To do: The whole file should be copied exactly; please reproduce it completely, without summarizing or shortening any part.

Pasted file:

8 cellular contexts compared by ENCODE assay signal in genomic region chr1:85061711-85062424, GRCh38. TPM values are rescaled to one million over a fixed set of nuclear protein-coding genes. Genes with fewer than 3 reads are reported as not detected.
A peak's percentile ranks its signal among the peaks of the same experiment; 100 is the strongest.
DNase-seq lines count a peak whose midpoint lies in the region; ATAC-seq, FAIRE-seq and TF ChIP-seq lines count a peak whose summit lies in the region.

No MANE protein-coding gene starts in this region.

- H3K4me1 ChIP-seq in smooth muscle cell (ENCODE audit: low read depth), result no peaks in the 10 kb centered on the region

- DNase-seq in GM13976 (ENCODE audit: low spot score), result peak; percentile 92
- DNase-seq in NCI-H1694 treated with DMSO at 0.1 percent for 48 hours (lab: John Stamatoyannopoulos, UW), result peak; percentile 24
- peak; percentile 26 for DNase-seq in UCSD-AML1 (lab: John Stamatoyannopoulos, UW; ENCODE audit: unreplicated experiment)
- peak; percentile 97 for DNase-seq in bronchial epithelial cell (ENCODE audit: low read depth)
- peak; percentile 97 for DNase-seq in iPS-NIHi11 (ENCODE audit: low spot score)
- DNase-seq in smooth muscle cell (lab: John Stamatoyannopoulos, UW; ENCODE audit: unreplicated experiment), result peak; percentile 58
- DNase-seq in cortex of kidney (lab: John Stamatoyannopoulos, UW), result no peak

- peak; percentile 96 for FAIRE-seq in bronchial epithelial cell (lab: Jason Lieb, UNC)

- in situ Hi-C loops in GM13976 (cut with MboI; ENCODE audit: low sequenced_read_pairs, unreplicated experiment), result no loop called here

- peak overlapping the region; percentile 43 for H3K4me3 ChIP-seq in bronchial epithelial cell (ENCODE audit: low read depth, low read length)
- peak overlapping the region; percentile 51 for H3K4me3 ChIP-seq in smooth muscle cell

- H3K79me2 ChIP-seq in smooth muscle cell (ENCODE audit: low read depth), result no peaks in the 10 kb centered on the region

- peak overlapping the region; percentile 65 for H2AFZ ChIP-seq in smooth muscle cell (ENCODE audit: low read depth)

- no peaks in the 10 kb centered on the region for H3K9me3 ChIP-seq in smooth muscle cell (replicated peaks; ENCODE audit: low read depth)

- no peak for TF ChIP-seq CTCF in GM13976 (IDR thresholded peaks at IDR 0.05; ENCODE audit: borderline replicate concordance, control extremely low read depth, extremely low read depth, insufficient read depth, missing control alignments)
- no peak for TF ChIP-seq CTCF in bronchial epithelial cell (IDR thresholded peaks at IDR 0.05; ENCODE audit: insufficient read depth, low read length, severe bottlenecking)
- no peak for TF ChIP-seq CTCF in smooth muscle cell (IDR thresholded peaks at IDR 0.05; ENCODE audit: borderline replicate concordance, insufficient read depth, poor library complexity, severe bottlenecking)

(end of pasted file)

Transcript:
8 cellular contexts compared by ENCODE assay signal in genomic region chr1:85061711-85062424, GRCh38. TPM values are rescaled to one million over a fixed set of nuclear protein-coding genes. Genes with fewer than 3 reads are reported as not detected.
A peak's percentile ranks its signal among the peaks of the same experiment; 100 is the strongest.
DNase-seq lines count a peak whose midpoint lies in the region; ATAC-seq, FAIRE-seq and TF ChIP-seq lines count a peak whose summit lies in the region.

No MANE protein-coding gene starts in this region.

- H3K4me1 ChIP-seq in smooth muscle cell (ENCODE audit: low read depth), result no peaks in the 10 kb centered on the region

- DNase-seq in GM13976 (ENCODE audit: low spot score), result peak; percentile 92
- DNase-seq in NCI-H1694 treated with DMSO at 0.1 percent for 48 hours (lab: John Stamatoyannopoulos, UW), result peak; percentile 24
- peak; percentile 26 for DNase-seq in UCSD-AML1 (lab: John Stamatoyannopoulos, UW; ENCODE audit: unreplicated experiment)
- peak; percentile 97 for DNase-seq in bronchial epithelial cell (ENCODE audit: low read depth)
- peak; percentile 97 for DNase-seq in iPS-NIHi11 (ENCODE audit: low spot score)
- DNase-seq in smooth muscle cell (lab: John Stamatoyannopoulos, UW; ENCODE audit: unreplicated experiment), result peak; percentile 58
- DNase-seq in cortex of kidney (lab: John Stamatoyannopoulos, UW), result no peak

- peak; percentile 96 for FAIRE-seq in bronchial epithelial cell (lab: Jason Lieb, UNC)

- in situ Hi-C loops in GM13976 (cut with MboI; ENCODE audit: low sequenced_read_pairs, unreplicated experiment), result no loop called here

- peak overlapping the region; percentile 43 for H3K4me3 ChIP-seq in bronchial epithelial cell (ENCODE audit: low read depth, low read length)
- peak overlapping the region; percentile 51 for H3K4me3 ChIP-seq in smooth muscle cell

- H3K79me2 ChIP-seq in smooth muscle cell (ENCODE audit: low read depth), result no peaks in the 10 kb centered on the region

- peak overlapping the region; percentile 65 for H2AFZ ChIP-seq in smooth muscle cell (ENCODE audit: low read depth)

- no peaks in the 10 kb centered on the region for H3K9me3 ChIP-seq in smooth muscle cell (replicated peaks; ENCODE audit: low read depth)

- no peak for TF ChIP-seq CTCF in GM13976 (IDR thresholded peaks at IDR 0.05; ENCODE audit: borderline replicate concordance, control extremely low read depth, extremely low read depth, insufficient read depth, missing control alignments)
- no peak for TF ChIP-seq CTCF in bronchial epithelial cell (IDR thresholded peaks at IDR 0.05; ENCODE audit: insufficient read depth, low read length, severe bottlenecking)
- no peak for TF ChIP-seq CTCF in smooth muscle cell (IDR thresholded peaks at IDR 0.05; ENCODE audit: borderline replicate concordance, insufficient read depth, poor library complexity, severe bottlenecking)